Alif Khan was an officer in the Mughal army of Aurangzeb. He is mentioned in Guru Gobind Singh's, Bachitra Natak. In 1691, he was dispatched by Mian Khan, the viceroy of Jammu, to Kangra to collect arrears of tribute from the Hindu hill chiefs. Raja Kirpal Chand Katoch of Kangra and Raja Dyal of Bijharval submitted their arrears of tribute to Alif Khan, but the most powerful hill chief Raja Bhim Chand of Kahlur refused.
Bhim Chand enlisted the support of several of the chieftains against Alif Khan. He also requested and received the aid of Guru Gobind Singh who did not like the idea of anyone paying tribute to the Mughal Court. The tribute then three years in arrears was being sought to bolster the ongoing wars in the Deccan where Aurangzeb was rapidly depleting the coffers of the once wealthy Mugal Empire.
The combined force reached Nadaun, on the bank of the River Beas, 32 km southeast of Kangra where Kirpal Chand Katoch and Raja Dyal sided with the Mughal general. Things at first went against Bhim Chand but after praying to one of his Gods he managed to rally his allies to his defense.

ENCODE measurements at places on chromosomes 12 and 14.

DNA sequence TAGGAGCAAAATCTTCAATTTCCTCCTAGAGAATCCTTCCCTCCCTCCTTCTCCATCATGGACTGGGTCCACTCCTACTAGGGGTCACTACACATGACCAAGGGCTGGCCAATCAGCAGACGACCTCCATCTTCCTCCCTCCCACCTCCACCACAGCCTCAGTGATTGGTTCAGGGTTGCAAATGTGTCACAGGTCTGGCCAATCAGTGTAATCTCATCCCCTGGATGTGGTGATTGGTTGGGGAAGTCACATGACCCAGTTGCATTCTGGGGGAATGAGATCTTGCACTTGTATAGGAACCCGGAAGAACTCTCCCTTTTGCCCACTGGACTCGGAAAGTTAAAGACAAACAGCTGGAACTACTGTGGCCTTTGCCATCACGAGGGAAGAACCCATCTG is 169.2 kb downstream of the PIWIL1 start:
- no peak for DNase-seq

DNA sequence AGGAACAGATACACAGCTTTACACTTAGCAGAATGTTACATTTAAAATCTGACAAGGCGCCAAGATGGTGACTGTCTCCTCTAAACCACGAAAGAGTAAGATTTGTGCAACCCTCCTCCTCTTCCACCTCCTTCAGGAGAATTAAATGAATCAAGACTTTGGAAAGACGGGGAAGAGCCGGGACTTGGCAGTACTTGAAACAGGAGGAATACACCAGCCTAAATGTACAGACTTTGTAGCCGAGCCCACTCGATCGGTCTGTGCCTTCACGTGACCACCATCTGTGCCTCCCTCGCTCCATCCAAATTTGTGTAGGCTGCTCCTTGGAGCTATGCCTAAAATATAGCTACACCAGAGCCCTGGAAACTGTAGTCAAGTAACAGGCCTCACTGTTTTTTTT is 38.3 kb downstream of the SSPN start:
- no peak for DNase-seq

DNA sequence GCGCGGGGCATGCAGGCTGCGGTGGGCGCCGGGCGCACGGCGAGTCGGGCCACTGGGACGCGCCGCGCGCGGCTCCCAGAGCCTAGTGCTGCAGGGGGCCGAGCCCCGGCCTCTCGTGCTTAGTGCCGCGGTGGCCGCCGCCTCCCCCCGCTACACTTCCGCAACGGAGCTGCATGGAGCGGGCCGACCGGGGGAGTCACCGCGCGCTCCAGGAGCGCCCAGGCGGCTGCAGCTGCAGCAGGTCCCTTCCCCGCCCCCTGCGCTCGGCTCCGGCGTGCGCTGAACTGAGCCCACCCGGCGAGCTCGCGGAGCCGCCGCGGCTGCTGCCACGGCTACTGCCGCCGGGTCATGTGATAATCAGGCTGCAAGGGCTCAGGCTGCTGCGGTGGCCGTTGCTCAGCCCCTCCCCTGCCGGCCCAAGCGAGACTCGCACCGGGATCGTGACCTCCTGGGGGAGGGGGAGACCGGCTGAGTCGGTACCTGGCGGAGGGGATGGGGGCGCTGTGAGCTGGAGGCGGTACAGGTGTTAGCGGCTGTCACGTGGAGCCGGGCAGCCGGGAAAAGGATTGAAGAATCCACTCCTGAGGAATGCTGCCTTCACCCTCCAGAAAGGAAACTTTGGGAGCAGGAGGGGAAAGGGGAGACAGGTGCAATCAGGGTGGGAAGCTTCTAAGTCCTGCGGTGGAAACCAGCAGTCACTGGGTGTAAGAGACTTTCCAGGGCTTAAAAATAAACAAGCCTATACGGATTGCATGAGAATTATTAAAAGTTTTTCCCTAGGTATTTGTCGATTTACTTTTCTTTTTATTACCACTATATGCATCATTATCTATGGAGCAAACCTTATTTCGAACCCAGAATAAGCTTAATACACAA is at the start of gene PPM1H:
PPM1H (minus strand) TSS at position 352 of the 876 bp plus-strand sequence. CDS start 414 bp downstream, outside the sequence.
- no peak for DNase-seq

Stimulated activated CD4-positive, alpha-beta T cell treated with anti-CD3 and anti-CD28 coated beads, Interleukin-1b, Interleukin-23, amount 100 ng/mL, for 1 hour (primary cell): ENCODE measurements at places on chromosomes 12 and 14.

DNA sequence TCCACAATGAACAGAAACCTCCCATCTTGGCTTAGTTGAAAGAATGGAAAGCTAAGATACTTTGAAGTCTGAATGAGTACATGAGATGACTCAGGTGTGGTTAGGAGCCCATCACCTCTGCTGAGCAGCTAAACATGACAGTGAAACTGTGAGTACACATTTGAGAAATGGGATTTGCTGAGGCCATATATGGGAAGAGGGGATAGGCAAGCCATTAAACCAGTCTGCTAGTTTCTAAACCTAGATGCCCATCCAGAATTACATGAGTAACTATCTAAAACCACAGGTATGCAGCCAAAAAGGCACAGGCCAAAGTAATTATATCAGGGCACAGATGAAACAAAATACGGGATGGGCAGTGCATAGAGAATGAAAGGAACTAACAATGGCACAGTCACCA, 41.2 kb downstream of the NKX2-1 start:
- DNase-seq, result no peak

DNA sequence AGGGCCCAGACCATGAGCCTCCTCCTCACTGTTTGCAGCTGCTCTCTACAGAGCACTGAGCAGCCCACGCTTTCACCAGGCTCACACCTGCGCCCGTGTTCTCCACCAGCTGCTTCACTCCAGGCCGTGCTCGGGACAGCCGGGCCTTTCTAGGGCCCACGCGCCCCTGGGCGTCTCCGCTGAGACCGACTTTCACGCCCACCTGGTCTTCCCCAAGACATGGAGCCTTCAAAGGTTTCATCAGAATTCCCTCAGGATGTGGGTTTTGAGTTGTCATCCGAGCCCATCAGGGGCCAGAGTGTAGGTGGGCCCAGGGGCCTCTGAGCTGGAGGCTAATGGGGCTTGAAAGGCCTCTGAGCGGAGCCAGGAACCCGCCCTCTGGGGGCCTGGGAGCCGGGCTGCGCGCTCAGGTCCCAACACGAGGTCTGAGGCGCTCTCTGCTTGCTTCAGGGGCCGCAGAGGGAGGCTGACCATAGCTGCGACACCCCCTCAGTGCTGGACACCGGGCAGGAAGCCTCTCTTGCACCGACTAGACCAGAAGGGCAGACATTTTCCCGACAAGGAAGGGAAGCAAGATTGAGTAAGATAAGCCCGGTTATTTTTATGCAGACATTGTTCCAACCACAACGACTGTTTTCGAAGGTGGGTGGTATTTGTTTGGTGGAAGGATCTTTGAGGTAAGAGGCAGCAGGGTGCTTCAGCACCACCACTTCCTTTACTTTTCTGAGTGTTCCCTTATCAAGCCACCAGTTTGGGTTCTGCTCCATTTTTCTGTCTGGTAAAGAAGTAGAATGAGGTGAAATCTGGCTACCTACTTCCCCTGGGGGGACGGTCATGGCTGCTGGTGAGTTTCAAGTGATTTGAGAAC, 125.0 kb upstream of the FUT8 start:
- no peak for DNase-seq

The Battle of Nadaun in which Guru Gobind Singh himself took part was fought on 20 March 1691. Guru Gobind Singh described the action in his, Bachitra Natak in vivid and rousing verse. Alif Khan fled in utter disarray "without being able to fold up his camp."
Guru Gobind Singh camped at the site for several days. Maharaja Ranjit Singh, later, ordered a gurdwara to be built on the spot where the Guru had pitched his tent. The present building was constructed by Rai Bahadur Baisakha Singh in 1929. The Shiromani Gurdwara Parbandhak Committee, which took over control of the shrine in 1935, now administers it through a local committee. The Gurdwara is known as Gurudwara Dasvin Patshahi (Nadaun) or Gurdwara Nadaun Sahib.
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